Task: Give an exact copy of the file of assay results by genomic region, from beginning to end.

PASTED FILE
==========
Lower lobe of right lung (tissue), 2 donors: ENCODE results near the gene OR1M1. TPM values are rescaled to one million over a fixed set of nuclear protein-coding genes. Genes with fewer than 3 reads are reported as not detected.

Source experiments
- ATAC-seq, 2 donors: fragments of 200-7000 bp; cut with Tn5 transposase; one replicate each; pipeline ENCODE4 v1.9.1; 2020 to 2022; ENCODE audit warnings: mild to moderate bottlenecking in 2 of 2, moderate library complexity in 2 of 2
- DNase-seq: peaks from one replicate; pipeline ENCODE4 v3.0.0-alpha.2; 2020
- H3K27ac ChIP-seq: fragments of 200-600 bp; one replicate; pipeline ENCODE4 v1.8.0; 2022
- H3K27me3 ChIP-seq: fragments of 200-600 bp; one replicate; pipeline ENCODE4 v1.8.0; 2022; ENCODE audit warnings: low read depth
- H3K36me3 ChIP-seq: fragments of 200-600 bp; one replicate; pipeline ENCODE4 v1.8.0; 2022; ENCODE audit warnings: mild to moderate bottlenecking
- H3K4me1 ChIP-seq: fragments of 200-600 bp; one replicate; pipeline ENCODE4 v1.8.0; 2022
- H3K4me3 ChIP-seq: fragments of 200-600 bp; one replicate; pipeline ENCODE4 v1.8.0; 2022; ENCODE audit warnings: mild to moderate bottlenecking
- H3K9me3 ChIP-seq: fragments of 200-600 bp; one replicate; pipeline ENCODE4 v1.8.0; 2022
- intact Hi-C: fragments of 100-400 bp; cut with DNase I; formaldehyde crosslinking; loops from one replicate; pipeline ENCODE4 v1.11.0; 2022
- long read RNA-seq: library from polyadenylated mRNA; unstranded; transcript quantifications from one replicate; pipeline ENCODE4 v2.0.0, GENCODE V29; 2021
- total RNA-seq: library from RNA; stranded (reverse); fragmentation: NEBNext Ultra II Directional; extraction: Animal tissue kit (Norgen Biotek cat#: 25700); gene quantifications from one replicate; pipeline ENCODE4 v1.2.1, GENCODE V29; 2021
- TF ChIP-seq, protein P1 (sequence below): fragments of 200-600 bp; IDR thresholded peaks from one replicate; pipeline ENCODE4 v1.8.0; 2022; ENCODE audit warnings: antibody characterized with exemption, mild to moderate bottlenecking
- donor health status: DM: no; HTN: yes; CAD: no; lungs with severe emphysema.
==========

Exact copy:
Lower lobe of right lung (tissue), 2 donors: ENCODE results near the gene OR1M1. TPM values are rescaled to one million over a fixed set of nuclear protein-coding genes. Genes with fewer than 3 reads are reported as not detected.

Source experiments
- ATAC-seq, 2 donors: fragments of 200-7000 bp; cut with Tn5 transposase; one replicate each; pipeline ENCODE4 v1.9.1; 2020 to 2022; ENCODE audit warnings: mild to moderate bottlenecking in 2 of 2, moderate library complexity in 2 of 2
- DNase-seq: peaks from one replicate; pipeline ENCODE4 v3.0.0-alpha.2; 2020
- H3K27ac ChIP-seq: fragments of 200-600 bp; one replicate; pipeline ENCODE4 v1.8.0; 2022
- H3K27me3 ChIP-seq: fragments of 200-600 bp; one replicate; pipeline ENCODE4 v1.8.0; 2022; ENCODE audit warnings: low read depth
- H3K36me3 ChIP-seq: fragments of 200-600 bp; one replicate; pipeline ENCODE4 v1.8.0; 2022; ENCODE audit warnings: mild to moderate bottlenecking
- H3K4me1 ChIP-seq: fragments of 200-600 bp; one replicate; pipeline ENCODE4 v1.8.0; 2022
- H3K4me3 ChIP-seq: fragments of 200-600 bp; one replicate; pipeline ENCODE4 v1.8.0; 2022; ENCODE audit warnings: mild to moderate bottlenecking
- H3K9me3 ChIP-seq: fragments of 200-600 bp; one replicate; pipeline ENCODE4 v1.8.0; 2022
- intact Hi-C: fragments of 100-400 bp; cut with DNase I; formaldehyde crosslinking; loops from one replicate; pipeline ENCODE4 v1.11.0; 2022
- long read RNA-seq: library from polyadenylated mRNA; unstranded; transcript quantifications from one replicate; pipeline ENCODE4 v2.0.0, GENCODE V29; 2021
- total RNA-seq: library from RNA; stranded (reverse); fragmentation: NEBNext Ultra II Directional; extraction: Animal tissue kit (Norgen Biotek cat#: 25700); gene quantifications from one replicate; pipeline ENCODE4 v1.2.1, GENCODE V29; 2021
- TF ChIP-seq, protein P1 (sequence below): fragments of 200-600 bp; IDR thresholded peaks from one replicate; pipeline ENCODE4 v1.8.0; 2022; ENCODE audit warnings: antibody characterized with exemption, mild to moderate bottlenecking
- donor health status: DM: no; HTN: yes; CAD: no; lungs with severe emphysema.